"We occasionally are willing to invest a small amount of fund capital in situations which offer the potential for a many-fold profit at the risk of a large or near-total loss of capital invested. I typically call these investments mispriced options."

Not long ago, while discussing credit default swaps in an interview, Ackman explained how an investment in these instruments presented such an opportunity before the credit crisis hit, where 2% of your portfolio could return "ten times — the portfolio." Ackman went on to say that John Paulson "made a fortune this way," with his historic bet against subprime MBS and other weak credits.

What Ackman is really saying is to make investments where you have a high expected value. This means analyzing the size of potential gains and losses, adjusted for the respective probabilities that such gains or losses will be realized. Here is how to define it, in the language of elementary statistics:

In words, it is the sum of all possible gains and losses multiplied by their relative probabilities. This type of reasoning is commonly used by skilled gamblers, and you can look over some basic examples on this gambling webpage.

This is the essence of what Ackman is talking about with "mispriced options"; a small position that will either expire worthless or be worth a fortune. In fact, with stock prices devastated by panic selling, Ackman appears to be using this logic quite often nowadays.

One current example might be General Growth Properties (NYSE: GGP), a beleaguered REIT facing bankruptcy. But whatever the case is with General Growth, it seems that another Ackman holding, Borders Group (NYSE: BGP), might be a safer bet.

This month,
Pershing Square installed both a new CEO and non-executive chairman, which you can read about here, essentially giving Pershing full control of the company. At the very least, it is clear that Ackman is committed to Borders as a going concern.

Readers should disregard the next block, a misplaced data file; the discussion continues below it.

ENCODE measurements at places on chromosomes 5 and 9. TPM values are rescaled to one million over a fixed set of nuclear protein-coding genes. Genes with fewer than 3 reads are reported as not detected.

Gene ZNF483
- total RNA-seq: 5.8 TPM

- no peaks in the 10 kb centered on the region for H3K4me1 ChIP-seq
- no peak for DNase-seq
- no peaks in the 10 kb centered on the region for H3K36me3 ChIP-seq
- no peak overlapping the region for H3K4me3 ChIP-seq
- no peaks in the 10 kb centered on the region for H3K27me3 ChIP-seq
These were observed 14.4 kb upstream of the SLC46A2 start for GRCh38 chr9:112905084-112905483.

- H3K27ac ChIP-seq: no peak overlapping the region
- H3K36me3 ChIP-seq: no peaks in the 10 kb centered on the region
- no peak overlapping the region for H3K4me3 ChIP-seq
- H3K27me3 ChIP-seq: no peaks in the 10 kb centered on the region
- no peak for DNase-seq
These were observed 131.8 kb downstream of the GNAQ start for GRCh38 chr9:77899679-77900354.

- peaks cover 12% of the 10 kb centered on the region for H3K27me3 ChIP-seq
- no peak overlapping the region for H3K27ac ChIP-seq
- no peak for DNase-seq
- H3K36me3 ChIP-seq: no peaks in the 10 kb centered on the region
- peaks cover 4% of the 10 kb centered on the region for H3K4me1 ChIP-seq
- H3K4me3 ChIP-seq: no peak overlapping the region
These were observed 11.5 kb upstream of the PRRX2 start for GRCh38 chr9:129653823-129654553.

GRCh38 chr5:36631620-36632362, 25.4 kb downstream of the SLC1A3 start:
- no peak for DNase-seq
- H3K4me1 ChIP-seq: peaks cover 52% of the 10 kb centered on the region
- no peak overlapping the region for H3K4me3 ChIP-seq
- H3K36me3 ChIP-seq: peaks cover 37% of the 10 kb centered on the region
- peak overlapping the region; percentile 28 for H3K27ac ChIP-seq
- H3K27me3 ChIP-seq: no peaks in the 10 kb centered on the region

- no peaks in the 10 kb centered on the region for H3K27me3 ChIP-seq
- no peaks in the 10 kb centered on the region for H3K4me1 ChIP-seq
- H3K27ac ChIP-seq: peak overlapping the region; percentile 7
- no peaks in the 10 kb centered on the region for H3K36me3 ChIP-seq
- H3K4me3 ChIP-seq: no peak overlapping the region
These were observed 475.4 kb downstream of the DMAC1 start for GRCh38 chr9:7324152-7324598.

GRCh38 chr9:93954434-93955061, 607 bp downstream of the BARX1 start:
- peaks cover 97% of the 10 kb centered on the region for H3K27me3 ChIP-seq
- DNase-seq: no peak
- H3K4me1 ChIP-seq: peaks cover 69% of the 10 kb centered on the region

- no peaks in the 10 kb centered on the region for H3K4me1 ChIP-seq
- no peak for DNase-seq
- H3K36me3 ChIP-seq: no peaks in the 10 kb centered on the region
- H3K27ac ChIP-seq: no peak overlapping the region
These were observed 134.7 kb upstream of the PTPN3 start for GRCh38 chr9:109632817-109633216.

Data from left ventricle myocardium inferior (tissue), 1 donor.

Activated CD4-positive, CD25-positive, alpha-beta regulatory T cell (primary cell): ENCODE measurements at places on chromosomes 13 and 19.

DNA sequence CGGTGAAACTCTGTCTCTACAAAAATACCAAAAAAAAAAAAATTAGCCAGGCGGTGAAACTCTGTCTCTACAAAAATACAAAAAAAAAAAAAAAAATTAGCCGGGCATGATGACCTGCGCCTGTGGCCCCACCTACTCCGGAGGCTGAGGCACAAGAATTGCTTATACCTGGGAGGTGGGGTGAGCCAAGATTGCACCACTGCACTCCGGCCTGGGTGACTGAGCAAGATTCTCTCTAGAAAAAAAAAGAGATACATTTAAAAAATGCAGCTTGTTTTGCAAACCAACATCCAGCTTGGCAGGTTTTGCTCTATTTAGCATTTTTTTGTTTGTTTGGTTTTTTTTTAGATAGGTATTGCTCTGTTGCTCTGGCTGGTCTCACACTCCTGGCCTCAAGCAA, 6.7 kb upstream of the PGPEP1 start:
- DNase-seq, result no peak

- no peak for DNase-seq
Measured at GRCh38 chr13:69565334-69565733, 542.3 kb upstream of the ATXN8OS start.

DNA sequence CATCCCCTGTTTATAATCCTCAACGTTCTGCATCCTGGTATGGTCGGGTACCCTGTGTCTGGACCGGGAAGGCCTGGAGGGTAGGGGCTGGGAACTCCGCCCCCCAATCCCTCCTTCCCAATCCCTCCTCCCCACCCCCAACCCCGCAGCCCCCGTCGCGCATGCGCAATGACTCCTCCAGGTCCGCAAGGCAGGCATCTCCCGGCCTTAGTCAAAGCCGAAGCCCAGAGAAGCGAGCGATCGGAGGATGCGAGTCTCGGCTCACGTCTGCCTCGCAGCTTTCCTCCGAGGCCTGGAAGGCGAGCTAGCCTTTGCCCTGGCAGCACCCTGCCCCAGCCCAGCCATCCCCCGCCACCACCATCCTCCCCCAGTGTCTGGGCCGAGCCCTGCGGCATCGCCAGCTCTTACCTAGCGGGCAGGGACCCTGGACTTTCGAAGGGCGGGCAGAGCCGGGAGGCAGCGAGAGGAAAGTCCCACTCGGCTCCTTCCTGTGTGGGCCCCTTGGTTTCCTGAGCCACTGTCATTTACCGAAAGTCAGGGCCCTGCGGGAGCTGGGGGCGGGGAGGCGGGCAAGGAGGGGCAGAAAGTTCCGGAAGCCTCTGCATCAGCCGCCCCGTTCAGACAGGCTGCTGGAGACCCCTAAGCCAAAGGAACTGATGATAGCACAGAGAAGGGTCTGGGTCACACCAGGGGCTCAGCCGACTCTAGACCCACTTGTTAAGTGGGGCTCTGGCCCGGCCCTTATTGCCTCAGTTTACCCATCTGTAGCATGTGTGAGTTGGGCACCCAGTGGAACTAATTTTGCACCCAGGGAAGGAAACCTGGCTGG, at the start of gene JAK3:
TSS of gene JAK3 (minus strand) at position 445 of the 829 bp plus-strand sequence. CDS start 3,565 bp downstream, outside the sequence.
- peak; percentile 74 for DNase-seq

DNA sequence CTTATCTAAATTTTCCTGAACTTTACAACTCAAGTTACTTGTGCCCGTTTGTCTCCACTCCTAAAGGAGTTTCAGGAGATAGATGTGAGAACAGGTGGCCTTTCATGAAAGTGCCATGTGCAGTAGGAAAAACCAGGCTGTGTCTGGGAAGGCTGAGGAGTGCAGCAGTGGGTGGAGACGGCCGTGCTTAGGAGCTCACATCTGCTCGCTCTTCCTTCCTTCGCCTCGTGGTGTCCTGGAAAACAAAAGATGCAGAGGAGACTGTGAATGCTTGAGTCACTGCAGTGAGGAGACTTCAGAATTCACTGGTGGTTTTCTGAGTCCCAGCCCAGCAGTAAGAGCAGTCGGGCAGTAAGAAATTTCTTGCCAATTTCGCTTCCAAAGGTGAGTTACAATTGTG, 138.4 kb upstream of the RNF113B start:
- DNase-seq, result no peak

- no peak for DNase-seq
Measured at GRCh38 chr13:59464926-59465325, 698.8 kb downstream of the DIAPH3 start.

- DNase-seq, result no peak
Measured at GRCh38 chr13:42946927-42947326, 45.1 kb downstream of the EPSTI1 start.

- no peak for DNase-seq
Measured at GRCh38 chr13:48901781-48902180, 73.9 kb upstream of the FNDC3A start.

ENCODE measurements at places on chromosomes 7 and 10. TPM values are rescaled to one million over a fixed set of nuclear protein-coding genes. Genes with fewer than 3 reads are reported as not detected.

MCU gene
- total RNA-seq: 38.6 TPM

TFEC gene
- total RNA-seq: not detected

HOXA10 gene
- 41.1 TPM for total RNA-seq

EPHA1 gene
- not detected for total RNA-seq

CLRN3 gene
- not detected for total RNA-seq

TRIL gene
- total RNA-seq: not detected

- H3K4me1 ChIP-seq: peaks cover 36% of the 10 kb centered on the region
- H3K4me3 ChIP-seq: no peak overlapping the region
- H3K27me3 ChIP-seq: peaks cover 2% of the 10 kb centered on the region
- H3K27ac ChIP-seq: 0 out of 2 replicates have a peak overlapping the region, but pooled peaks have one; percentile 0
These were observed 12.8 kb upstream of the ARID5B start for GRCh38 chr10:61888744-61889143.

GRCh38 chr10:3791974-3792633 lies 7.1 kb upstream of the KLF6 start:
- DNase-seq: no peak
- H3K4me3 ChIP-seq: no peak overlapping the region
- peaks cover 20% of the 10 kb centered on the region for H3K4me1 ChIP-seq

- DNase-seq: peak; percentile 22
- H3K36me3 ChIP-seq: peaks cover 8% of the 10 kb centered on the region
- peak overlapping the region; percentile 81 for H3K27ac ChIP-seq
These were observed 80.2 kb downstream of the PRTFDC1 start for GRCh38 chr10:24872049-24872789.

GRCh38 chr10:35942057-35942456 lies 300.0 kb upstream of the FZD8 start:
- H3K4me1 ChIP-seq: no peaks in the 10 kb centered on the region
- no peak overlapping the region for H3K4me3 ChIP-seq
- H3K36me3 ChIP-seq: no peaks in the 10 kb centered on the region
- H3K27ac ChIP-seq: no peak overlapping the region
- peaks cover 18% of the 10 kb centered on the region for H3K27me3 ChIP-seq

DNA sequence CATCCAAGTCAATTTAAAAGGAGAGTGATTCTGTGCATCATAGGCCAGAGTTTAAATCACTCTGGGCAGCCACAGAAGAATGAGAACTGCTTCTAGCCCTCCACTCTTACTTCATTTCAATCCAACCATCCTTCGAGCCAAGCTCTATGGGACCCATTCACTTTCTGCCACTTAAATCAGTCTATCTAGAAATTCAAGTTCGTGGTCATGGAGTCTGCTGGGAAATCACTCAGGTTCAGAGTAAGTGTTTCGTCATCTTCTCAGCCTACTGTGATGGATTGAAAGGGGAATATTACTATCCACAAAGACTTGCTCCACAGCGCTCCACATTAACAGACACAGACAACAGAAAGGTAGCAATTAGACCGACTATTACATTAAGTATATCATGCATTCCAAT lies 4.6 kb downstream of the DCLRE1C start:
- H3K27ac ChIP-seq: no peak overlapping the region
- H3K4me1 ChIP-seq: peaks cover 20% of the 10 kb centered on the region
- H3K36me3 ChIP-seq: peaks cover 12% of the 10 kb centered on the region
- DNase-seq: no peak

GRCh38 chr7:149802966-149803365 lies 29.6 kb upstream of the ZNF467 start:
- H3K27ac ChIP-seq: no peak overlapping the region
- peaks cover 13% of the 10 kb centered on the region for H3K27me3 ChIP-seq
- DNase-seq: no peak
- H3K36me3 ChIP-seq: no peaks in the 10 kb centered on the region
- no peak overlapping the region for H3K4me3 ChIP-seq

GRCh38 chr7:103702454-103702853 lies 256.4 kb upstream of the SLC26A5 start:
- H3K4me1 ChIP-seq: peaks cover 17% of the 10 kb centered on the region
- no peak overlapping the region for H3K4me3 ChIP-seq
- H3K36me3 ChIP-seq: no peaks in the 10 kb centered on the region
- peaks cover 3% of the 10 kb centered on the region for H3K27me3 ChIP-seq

And while the probabilities inherent in a potential General Growth bankruptcy filing are anyone's guess, Pershing Square's ongoing commitment to Borders can be interpreted that the odds are tilted in stockholders' favor.

Borders' current share price is roughly 53 cents. This is down from over $20 before the credit crisis began. Given that Ackman started buying at the latter price, we might assume that he believes the company is worth much more.

Indeed, going by what Ackman said at the time, in late 2006, the shares might be worth about $36 each. But since then, we must also assume that value has been destroyed, from the economic malaise as well as a dilutive emergency financing, which granted Ackman warrants to purchase additional shares at $7 each.

Let us assume that Borders' intrinsic value is $10.60 for our example, or twenty times the current market price. This is less than a third of Ackman's original estimate, but a price that puts his warrants in the money. Thus, we have a possible gain of $10.07 and a possible loss of $0.53, on a per share basis. But what is the probability of such a gain or loss?

Setting up the expected value problem the same way as before, but using these new assumptions, we find that Borders' current market price implies a 5% probability that Borders will survive and return to our $10.60 price. For the mathematically inclined, this probability is derived as follows: ($10.07x) - ($0.53)(1-x) = 0, and thus x = ($0.53)/($10.60) = 5%.

But, given Pershing Square's continued commitment to Borders, you might assess that the market is mispricing these odds and there is a greater than 5% chance that Borders will survive and return to our $10.60 stock price.

By Ackman's definition of a "mispriced option," as set forth above, Borders fits the bill. This is an opportunity that could provide a tremendously outsize return, if one is willing to accept the chance of a total loss of capital invested.

Let me be clear: this is an illustration, not a recommendation. Borders' stock does not trade for 53 cents because it is a risk-free proposition. The company faces an onerous debt burden and, depending what happens with the economy, still might not make it through these hard times.